Despite their best efforts Laois County Council have made a provision of €642,500 to address homelessness in 2020. So far this year 275 people have presented themselves as homeless in Laois; a further 19 adults and nine 9 children did so in August.

Nationally, the figure is well over 10,000, over one third of them children. Eoghan Murphy take note.

All this adds up to a damning view of politicians in general; that they are all useless and this feeds the cynical worldview of a plague on all their houses.

Dara Murphy hasn’t helped.

The former TD and Minister insists that he has done nothing wrong and that he is fully compliant with all the rules. That’s not altogether true.

Dara Murphy did nothing illegal. He fobbed in – the Leinster House equivalent of clocking in for work – and under the rules as they are currently applied qualified for his full expenses regime of €51,000 on top of his salary of close to another €100,000.

Like he said, he did nothing illegal but what he did was morally wrong, morally redundant and morally bankrupt in its contemptuous disregard for everyone – his constituents, his community his colleagues of all political persuasions.

His conduct is contemptable but he will get away with it as he rides off into the sunset with his saddle bags full, leaving others to pick up the pieces and pay the price, as technically he did nothing wrong.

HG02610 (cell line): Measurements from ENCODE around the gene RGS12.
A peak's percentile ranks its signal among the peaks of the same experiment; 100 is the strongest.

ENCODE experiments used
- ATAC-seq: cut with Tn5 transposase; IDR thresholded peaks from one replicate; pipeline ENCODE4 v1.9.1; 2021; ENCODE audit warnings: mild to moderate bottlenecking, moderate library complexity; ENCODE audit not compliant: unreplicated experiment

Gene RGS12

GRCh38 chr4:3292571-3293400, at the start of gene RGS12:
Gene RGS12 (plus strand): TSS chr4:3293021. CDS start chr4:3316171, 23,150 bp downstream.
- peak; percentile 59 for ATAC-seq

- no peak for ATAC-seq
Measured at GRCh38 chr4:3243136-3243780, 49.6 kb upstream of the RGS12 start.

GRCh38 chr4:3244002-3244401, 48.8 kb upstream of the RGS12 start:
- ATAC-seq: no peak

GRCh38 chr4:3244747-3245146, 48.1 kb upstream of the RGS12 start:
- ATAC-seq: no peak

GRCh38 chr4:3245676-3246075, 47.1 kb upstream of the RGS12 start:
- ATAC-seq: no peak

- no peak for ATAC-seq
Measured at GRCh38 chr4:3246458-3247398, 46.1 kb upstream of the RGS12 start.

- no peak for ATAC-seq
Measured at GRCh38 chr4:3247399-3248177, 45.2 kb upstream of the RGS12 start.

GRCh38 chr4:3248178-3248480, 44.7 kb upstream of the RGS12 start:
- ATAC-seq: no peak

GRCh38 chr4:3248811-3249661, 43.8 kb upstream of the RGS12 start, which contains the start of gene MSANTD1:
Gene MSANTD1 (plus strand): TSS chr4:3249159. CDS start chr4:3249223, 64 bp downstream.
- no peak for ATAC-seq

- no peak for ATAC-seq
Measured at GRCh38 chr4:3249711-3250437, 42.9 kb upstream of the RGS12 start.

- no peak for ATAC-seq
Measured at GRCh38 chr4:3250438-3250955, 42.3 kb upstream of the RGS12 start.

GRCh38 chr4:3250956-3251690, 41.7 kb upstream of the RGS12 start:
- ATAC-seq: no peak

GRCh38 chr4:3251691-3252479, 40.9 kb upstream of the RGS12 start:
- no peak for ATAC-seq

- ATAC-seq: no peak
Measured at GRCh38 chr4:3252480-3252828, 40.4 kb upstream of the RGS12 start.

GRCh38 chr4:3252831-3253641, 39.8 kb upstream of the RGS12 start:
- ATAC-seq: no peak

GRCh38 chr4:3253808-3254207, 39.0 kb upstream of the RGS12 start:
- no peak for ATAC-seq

He hasn’t broken any laws but he was given a mighty two-fingered salute to the spirit of the law. In any other job if you clocked in, then did a bunk to do a nixer elsewhere and were found out you would face the sack for sure.

Dara Murphy has inflicted damage on the reputation of all politicians and particularly that of his boss, the Taoiseach, Leo Varadkar. We won’t here ask Dara Murphy to take note as we already know that he doesn’t give a s***e about anyone else except himself.

Dara Murphy was fobbing in on his way to and from his other lucrative gig in Brussels and was not by any measure or reasonable assessment carrying out his duties and responsibilities as a highly paid TD. His response when found out was that the rest of us can all go Fob Off as well.

This just doesn’t look bad, it is bad. Just as was the case with the previous disclosures that members of the Oireachtas have voted for their colleagues sometimes in their absence, it is also the situation that Dara Murphy is not the only one that is double-jobbing and double-fobbing.

They’re not all at it, but many are clocking in and heading for the hills. Dara Murphy knows that. He knows they know he knows that. Therefore expect it all to fizzle out.

I am absolutely certain that the Taoiseach Leo Varadkar is an honest and honourable man. All this Murphia stuff must really be sticking in his craw and to have to go out there over and over again to defend the indefensible will not sit easy with him at all.